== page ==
Panel

B: Developments in Digital Women's History

Speaker Bio

Cameron Blevins is a doctoral candidate in American History at Stanford University where he is a researcher at the Stanford Spatial History Project and Literary Lab. His dissertation maps the geography of the U.S. postal system in the American West during the late-nineteenth century. Cameron is an active member of the digital humanities community and can be found online at cameronblevins.org.

See his blog post on topic modelling Martha Ballard diary at http://historying.org/2010/04/01/topic-modeling-martha-ballards-diary/

Bridget Baird is a Professor of Computer Science at Connecticut College. She is active in their Center for Arts and Technology and directed the Center for 10 years. Her research and teaching has always included strong inter-disciplinary components. In the past several years she has been involved in several projects in the digital humanities.

Abstract

The diaries of Martha Ballard and Elizabeth Drinker are two of the best-known American sources in the field of eighteenth-century women’s history. As a rural Maine midwife, Ballard was made famous by historian Laurel Ulrich in her Pulitzer prize-winning A Midwife’s Tale. Drinker, meanwhile, was the wife of a wealthy Philadelphia Quaker and chronicled the dramatic impact of the American Revolution from a female perspective. Both diaries present historians with a staggering amount of material: thousands of entries and hundreds of thousands of words stretched across three decades. Our project uses the tools of the digital age to re-examine these classic sources of eighteenth-century women’s history. We use data mining and analytical tools such as topic modeling in order to compare the two women’s writing: What persistent issues appeared in the two diaries and how did they reflect differences of class and education? How did environment (rural Maine vs. urban Philadelphia) shape their experiences? What was their scope of daily interactions with other people? Answering questions such as these offers insight not only into the lives of Drinker and Ballard, but also into how digital technology can illuminate women’s history in new ways.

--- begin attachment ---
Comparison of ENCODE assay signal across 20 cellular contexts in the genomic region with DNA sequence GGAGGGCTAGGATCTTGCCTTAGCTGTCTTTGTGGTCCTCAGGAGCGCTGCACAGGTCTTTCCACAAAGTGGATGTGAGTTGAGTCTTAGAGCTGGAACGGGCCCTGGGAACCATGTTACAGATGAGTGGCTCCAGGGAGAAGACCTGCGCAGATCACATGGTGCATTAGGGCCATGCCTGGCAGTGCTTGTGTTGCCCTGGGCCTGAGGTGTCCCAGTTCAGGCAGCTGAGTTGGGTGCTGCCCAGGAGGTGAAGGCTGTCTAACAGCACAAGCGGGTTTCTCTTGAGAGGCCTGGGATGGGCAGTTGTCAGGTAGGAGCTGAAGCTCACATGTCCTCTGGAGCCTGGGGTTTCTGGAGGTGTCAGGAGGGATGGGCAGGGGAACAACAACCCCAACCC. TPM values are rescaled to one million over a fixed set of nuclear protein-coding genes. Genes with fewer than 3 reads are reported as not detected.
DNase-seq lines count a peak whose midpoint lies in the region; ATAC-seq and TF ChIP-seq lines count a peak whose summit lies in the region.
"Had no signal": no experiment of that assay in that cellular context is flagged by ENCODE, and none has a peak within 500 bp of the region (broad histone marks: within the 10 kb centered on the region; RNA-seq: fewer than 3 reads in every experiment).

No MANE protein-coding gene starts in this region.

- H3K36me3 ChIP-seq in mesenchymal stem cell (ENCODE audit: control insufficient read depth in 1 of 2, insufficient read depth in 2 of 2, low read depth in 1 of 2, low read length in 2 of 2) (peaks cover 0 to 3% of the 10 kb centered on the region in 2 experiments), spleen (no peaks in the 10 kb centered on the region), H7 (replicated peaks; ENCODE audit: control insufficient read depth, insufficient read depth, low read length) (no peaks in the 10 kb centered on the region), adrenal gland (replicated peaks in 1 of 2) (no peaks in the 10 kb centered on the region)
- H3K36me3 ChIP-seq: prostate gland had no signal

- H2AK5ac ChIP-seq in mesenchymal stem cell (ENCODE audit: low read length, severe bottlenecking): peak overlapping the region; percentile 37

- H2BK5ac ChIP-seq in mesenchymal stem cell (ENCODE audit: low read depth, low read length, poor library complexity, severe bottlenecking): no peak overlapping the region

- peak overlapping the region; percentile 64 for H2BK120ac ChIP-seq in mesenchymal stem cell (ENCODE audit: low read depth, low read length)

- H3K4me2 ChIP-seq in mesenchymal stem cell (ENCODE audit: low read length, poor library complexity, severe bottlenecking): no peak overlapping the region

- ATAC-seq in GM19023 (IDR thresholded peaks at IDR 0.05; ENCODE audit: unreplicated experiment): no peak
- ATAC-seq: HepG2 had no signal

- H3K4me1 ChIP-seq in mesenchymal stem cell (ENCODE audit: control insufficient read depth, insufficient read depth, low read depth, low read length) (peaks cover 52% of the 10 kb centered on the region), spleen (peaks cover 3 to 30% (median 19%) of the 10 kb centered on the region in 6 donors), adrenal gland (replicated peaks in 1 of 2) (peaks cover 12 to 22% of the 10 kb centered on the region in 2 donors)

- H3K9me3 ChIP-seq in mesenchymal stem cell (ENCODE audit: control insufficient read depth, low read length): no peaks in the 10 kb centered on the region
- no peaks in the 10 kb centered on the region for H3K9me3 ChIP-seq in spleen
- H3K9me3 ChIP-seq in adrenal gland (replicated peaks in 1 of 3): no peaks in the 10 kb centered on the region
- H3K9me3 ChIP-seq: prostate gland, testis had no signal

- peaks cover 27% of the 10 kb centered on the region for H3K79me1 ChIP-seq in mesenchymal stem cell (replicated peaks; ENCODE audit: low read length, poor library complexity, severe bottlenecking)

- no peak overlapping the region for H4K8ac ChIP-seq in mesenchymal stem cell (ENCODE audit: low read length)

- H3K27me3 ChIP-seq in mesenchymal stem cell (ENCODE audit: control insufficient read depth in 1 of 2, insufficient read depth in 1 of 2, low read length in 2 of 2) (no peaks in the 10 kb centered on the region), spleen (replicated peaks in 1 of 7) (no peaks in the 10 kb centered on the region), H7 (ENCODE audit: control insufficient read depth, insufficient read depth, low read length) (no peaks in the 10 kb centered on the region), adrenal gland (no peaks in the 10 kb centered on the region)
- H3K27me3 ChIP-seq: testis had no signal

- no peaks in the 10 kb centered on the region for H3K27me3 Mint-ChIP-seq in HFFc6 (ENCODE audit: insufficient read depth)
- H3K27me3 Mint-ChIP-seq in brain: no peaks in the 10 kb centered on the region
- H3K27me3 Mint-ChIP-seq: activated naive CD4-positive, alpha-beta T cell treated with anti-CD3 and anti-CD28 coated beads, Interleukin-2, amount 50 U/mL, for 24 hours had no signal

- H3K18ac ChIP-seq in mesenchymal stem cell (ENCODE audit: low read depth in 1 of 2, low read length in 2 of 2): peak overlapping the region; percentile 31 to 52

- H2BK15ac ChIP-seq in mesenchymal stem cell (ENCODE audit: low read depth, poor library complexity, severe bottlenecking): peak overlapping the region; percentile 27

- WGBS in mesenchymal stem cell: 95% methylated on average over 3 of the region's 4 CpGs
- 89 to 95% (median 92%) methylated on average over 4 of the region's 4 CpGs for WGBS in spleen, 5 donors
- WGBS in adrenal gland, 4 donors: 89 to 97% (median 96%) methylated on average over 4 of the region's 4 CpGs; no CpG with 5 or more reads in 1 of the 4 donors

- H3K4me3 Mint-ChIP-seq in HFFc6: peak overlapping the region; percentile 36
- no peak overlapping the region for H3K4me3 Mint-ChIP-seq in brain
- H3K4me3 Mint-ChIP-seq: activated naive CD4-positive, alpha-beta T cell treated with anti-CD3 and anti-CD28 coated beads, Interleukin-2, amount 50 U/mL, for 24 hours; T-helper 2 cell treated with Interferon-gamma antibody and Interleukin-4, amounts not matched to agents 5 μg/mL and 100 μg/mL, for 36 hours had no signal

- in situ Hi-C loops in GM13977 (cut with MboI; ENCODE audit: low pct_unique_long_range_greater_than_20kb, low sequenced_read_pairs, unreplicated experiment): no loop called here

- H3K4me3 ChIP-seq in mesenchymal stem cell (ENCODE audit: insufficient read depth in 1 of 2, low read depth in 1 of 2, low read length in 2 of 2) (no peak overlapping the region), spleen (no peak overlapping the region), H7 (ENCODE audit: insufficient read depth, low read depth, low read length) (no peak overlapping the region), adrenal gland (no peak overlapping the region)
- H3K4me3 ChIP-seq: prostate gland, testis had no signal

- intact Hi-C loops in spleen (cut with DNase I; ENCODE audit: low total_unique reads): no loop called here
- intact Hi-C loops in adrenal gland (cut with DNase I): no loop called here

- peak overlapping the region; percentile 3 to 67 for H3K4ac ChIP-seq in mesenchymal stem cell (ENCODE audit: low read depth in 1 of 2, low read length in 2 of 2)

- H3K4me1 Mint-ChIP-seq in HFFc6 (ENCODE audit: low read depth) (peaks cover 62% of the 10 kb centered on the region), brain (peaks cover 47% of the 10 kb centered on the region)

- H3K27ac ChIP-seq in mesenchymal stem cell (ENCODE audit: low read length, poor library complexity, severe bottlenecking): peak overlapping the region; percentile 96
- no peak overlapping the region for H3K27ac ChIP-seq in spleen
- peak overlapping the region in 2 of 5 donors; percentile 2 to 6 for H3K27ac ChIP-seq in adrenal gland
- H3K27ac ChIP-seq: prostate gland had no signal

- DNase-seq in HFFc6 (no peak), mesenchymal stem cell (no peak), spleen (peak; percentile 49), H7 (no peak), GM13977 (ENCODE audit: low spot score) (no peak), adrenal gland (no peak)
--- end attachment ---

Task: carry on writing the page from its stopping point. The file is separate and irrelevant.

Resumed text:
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Mar 23rd, 9:15 AM Mar 23rd, 10:30 AM

Digital Diaries, Digital Tools: A Comparative Approach to Eighteenth-Century Women’s History

Developments in Digital Women's History

The diaries of Martha Ballard and Elizabeth Drinker are two of the best-known American sources in the field of eighteenth-century women’s history. As a rural Maine midwife, Ballard was made famous by historian Laurel Ulrich in her Pulitzer prize-winning A Midwife’s Tale. Drinker, meanwhile, was the wife of a wealthy Philadelphia Quaker and chronicled the dramatic impact of the American Revolution from a female perspective. Both diaries present historians with a staggering amount of material: thousands of entries and hundreds of thousands of words stretched across three decades. Our project uses the tools of the digital age to re-examine these classic sources of eighteenth-century women’s history. We use data mining and analytical tools such as topic modeling in order to compare the two women’s writing: What persistent issues appeared in the two diaries and how did they reflect differences of class and education? How did environment (rural Maine vs. urban Philadelphia) shape their experiences? What was their scope of daily interactions with other people? Answering questions such as these offers insight not only into the lives of Drinker and Ballard, but also into how digital technology can illuminate women’s history in new ways.